The Palestinian health ministry in Gaza, which is run by Hamas, said more than 8,000 people have been killed in the Israeli assault, including more than 3,000 children.

Some groups have gone further and accused Israel of genocide, although lawyers said that is a harder crime to prove under international law.

Who would prosecute?

The international criminal court (ICC) in The Hague, the permanent court with jurisdiction over war crimes and other crimes against humanity such as genocide, steps in when local jurisdictions fail to prosecute.

The ICC recognised Palestine as a member in 2015. The Palestinians then asked the court to investigate Israel’s assault on Gaza the previous year, and the continued construction of Israeli settlements in the occupied West Bank and East Jerusalem.

The Palestinians have argued that the presence of about 750,000 settlers is in breach of a Geneva conventions requirement that “the occupying power shall not deport or transfer parts of its own civilian population into the territory it occupies”.

Israeli legal and human rights groups also said that Israel is committing the “crime of apartheid” in the occupied territories in breach of international laws specifically barring the practice.

Israel has said it is not subject to the ICC’s authority because it did not sign the Rome statute that established the court and came into force in 2002. The US has backed this position, saying that it “firmly opposes” any investigation on the grounds that “Israel is not a party to the ICC” and that “the Palestinians do not qualify as a sovereign state”.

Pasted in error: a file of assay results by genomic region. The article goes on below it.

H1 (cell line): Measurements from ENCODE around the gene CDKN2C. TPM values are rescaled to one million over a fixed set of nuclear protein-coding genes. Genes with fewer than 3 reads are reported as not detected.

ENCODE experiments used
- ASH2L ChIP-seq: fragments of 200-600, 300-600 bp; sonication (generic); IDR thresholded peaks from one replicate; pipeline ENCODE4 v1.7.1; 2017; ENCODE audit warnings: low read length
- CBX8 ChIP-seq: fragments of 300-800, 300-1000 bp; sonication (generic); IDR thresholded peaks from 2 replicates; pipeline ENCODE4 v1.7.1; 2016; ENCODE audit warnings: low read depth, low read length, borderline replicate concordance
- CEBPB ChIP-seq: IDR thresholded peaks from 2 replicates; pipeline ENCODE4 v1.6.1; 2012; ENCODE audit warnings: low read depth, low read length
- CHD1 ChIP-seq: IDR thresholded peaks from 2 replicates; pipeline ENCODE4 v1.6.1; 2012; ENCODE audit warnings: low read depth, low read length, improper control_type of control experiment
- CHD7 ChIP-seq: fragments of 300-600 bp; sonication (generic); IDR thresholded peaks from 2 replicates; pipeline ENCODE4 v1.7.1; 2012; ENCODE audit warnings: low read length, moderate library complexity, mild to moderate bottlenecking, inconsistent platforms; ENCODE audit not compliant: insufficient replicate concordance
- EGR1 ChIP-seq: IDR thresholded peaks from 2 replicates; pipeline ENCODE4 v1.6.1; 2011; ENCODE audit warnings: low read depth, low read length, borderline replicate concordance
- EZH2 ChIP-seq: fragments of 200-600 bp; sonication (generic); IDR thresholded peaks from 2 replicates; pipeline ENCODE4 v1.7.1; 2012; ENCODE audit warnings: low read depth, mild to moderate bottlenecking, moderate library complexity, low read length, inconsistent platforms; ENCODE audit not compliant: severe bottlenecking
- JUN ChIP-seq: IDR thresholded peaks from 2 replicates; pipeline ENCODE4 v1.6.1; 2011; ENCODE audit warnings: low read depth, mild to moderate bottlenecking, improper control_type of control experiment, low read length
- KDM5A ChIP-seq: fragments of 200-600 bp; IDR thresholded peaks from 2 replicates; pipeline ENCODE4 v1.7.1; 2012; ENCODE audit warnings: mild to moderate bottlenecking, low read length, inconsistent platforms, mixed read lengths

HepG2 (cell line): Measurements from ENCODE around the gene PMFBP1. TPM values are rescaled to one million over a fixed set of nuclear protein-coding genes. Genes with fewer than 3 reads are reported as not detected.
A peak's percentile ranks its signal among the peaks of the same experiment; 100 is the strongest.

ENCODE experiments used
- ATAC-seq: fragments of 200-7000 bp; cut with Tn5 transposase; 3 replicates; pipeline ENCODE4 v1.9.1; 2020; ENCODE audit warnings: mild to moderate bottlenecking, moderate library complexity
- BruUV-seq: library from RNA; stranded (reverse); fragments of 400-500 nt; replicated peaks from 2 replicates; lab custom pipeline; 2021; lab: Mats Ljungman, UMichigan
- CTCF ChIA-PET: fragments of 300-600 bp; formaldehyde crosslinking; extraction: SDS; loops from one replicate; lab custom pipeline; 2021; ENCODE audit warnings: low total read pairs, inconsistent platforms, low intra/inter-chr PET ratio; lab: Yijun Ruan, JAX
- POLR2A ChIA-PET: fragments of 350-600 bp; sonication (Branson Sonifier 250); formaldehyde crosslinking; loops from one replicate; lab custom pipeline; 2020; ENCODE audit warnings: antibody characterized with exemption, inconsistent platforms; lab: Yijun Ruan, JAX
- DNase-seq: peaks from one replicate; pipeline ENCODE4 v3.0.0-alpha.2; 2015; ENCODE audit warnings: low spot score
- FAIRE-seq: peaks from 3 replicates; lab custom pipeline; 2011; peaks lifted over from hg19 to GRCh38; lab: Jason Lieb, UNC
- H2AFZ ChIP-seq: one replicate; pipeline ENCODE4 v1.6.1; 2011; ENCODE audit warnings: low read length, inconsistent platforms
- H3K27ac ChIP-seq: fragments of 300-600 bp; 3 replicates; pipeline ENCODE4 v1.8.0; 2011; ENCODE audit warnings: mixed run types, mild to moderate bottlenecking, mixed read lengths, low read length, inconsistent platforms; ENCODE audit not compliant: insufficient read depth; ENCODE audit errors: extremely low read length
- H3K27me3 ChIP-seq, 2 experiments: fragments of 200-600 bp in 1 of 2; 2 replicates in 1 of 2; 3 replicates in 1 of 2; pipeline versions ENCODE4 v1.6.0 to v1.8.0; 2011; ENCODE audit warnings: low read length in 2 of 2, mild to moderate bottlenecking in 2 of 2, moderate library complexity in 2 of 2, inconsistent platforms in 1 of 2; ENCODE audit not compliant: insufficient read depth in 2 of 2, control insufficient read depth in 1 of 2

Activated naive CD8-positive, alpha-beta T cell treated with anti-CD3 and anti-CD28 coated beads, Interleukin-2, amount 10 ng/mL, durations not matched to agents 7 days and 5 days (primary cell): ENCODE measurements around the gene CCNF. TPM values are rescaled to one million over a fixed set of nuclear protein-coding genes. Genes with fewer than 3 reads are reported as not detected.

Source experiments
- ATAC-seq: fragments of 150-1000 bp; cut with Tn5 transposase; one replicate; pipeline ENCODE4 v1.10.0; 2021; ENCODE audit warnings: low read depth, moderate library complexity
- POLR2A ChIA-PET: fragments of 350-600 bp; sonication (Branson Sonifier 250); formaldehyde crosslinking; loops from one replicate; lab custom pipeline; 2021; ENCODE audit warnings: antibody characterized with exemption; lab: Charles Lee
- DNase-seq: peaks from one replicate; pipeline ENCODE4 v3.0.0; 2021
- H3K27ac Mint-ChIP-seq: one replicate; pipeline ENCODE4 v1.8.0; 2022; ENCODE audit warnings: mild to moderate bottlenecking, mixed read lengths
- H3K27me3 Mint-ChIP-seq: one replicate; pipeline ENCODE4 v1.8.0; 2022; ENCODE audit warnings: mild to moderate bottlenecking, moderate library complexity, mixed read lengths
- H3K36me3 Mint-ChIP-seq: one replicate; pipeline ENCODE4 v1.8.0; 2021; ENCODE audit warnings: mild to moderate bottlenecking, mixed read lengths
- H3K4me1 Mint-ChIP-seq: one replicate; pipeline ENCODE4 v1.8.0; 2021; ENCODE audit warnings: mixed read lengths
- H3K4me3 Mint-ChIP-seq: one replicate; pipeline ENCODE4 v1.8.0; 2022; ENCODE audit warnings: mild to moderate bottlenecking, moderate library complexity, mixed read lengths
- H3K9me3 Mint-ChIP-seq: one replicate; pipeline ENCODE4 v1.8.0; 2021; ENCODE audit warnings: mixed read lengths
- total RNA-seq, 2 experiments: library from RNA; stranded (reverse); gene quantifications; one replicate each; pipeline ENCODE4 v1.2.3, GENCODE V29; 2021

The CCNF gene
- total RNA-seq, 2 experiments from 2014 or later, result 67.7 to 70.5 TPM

In response, Fatou Bensouda, then the ICC’s prosecutor, asked the court’s chamber of judges to rule on the issue. The chamber decided that the ICC does have jurisdiction in the West Bank, Gaza and occupied East Jerusalem.

Bensouda then launched a formal investigation after conducting a “painstaking preliminary examination” lasting five years.

“I am satisfied that war crimes have been or are being committed in the West Bank, including East Jerusalem, and the Gaza Strip,” she said.

But after Bensouda left office in June 2021, the ICC went quiet on the investigation.

What is the international criminal court’s stance?

Karim Khan, the British barrister who is the current ICC prosecutor, visited Gaza’s Rafah border crossing with Egypt on Sunday and said “we have active investigations ongoing in relation to the crimes allegedly committed in Israel on the 7 of October and also in relation to Gaza and the West Bank in our jurisdiction going back to 2014”.

Khan invoked the image of “the terrible gas chambers and the Holocaust, the razing of cities” to argue that governments need to stand behind the international legal architecture that was “built on the rubble of the second world war”.

Khan specifically warned that “there should not be any impediment to humanitarian relief supplies going to children, to women and men – civilians”.

“These rights are part of the Geneva conventions, and they give rise to even criminal responsibility when these rights are curtailed under the Rome statute,” he said.

Khan said the ICC would pursue its investigations with “determination” in the face of Israel’s refusal to cooperate with the court and its block on ICC investigators travelling to the country or the occupied territories.

Khan said he will also investigate “current events in the West Bank”, adding that he was “very concerned also by the spike of the number of reported incidents of attack by settlers against Palestinian civilians”.